Bid to cool hopes of rise in tax threshold
The Finance Ministry's suggestion in a report that raising the threshold of the mainland's relatively low personal income tax would benefit high-income people the most appears to be aimed at cooling public expectations about such a rise any time soon.
The report, published on the ministry's website on Wednesday night, said raising the 2,000 yuan (HK$2,270) monthly tax threshold any higher would not benefit middle-class earners and would hurt low-income earners. If the tax threshold were raised to 3,000 yuan a month, the report said, people with a monthly salary of 5,000 yuan would pay only 100 yuan less in personal tax, while those who earned 100,000 a month would save 350 yuan.
'If personal tax paid by high-income taxpayers is reduced on a large scale, the total tax income of government will decrease. As a result, government subsidies to low-income or needy people will be affected,' the report concluded.
The report came as the Finance Ministry is under pressure from the National People's Congress and the Chinese People's Political Consultative Conference to advance tax reform. Recent discussions by the central government on improving consumption to offset the impact of falling exports were also interpreted by analysts as a sign that the personal tax threshold might be raised to leave people with more cash in hand.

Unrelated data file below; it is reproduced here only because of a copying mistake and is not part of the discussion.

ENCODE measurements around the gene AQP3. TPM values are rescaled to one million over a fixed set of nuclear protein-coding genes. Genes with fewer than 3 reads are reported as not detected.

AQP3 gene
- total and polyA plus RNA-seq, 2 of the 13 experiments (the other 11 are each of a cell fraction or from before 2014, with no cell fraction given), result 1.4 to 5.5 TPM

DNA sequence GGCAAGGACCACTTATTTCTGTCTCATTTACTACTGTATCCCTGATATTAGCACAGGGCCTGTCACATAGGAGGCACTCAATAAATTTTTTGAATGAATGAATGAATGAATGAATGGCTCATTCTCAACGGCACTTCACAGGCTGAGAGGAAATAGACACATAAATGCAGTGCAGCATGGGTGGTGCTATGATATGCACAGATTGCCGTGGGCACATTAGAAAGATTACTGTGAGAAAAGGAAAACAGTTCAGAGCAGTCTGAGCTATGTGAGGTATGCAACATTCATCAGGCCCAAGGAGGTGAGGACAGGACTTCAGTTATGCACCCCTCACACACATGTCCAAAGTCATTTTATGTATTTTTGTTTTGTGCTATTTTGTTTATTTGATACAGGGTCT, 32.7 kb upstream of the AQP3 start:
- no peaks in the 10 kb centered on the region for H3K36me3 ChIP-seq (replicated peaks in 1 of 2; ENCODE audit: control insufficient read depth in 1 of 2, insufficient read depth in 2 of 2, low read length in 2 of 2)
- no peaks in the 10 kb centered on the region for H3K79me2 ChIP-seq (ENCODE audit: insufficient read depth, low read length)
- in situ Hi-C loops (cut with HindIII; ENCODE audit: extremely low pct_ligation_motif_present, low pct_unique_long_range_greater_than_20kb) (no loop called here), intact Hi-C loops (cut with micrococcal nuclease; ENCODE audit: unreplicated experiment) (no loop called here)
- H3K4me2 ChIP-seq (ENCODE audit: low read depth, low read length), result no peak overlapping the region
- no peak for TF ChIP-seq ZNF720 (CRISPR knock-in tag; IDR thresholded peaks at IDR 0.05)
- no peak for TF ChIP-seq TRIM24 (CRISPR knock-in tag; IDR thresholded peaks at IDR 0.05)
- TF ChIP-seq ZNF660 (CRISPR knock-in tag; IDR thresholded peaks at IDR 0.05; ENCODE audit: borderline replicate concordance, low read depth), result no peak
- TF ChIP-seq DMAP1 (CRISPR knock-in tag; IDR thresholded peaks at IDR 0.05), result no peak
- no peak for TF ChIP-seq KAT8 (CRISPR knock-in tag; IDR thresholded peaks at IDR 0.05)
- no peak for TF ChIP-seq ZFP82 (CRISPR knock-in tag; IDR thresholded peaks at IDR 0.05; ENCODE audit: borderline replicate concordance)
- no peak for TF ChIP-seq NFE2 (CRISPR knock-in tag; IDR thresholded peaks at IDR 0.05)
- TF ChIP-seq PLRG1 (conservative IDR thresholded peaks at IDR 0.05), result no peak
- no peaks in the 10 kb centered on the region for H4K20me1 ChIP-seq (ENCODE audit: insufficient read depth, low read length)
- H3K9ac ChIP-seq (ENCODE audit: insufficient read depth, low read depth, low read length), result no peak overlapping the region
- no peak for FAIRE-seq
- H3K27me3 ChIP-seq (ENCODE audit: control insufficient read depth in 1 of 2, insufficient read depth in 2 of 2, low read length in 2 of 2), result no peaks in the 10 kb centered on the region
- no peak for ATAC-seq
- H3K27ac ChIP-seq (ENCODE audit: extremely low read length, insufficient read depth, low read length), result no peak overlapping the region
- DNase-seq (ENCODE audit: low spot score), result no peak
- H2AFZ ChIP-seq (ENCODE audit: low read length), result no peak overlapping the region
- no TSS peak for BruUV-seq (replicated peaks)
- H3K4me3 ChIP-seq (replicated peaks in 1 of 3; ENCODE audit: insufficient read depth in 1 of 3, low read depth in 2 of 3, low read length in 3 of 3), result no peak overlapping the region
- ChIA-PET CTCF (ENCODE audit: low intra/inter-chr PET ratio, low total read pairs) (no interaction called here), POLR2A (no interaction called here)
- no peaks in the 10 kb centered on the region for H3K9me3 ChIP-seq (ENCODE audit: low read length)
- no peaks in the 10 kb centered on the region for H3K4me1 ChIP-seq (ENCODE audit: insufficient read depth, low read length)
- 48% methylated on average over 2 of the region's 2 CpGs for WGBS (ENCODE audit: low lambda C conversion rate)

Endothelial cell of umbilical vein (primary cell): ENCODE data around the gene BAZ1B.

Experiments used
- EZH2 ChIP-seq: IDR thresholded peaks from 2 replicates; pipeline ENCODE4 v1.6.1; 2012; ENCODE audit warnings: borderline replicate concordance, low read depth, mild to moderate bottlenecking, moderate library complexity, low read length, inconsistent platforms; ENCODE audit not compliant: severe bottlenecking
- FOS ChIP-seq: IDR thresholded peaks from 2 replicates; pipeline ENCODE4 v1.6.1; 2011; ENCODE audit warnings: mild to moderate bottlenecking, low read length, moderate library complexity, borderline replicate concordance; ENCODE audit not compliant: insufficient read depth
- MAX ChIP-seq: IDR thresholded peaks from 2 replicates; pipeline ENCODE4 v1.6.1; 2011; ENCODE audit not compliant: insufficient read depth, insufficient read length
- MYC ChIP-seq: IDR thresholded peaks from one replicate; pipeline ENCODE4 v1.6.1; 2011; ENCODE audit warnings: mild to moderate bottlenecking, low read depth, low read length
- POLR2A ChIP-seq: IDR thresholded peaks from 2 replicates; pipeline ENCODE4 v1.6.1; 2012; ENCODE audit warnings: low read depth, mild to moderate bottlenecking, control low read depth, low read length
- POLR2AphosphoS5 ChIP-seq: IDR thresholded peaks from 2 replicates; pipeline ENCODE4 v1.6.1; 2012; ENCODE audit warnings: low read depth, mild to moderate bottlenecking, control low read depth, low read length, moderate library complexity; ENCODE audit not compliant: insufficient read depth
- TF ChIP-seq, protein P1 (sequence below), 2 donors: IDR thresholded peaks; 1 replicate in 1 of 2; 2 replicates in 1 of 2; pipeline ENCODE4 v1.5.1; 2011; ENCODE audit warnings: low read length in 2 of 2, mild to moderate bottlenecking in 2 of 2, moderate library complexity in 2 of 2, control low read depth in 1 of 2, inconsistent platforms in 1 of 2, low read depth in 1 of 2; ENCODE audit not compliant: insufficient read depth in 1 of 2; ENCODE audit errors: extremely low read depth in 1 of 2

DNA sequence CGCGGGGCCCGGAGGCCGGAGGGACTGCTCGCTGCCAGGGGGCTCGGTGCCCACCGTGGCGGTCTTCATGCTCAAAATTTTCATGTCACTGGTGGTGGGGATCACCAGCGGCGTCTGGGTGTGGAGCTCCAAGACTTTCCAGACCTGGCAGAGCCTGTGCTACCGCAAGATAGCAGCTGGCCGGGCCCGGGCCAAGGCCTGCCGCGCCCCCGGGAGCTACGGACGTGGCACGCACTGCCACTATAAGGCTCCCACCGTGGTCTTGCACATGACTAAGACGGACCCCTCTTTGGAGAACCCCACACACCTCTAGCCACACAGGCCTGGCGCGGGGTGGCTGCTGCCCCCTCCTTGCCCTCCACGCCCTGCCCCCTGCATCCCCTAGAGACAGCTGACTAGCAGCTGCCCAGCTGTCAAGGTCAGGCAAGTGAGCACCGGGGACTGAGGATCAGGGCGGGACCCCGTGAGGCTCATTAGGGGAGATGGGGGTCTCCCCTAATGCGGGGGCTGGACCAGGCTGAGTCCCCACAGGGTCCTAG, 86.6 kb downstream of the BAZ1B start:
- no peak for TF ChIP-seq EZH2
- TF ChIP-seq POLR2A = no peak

Figures released in April by the National Bureau of Statistics showed urban residents spent an average of 2,013 yuan a month on basic living expenses - a number higher than the personal tax threshold. Many analysts said it was unacceptable for people's basic living costs to be eaten up by taxes.
The Finance Ministry, obviously aware of such discussions, tried to convince the public by putting up numbers. Of the 372.2 billion yuan in personal income tax collected last year, the report said, 35 per cent or 129.4 billion yuan was paid by the top 3 per cent of income earners, or 2.4 million people.
In the mainland's personal tax system, people pay from 5 per cent to 45 per cent in tax depending on how much they make.
'The threshold of 2,000 yuan is, in fact, still a reasonable standard for the majority of taxpayers,' the report concluded.
He Zhenyi , a researcher with the Institute of Finance and Trade Economics under the Chinese Academy of Social Sciences, said the report's conclusion had some merit as social equity was a key factor the government had to consider.
Under the current circumstances, Mr He said, maintaining the status quo could be less harmful than raising the personal tax threshold.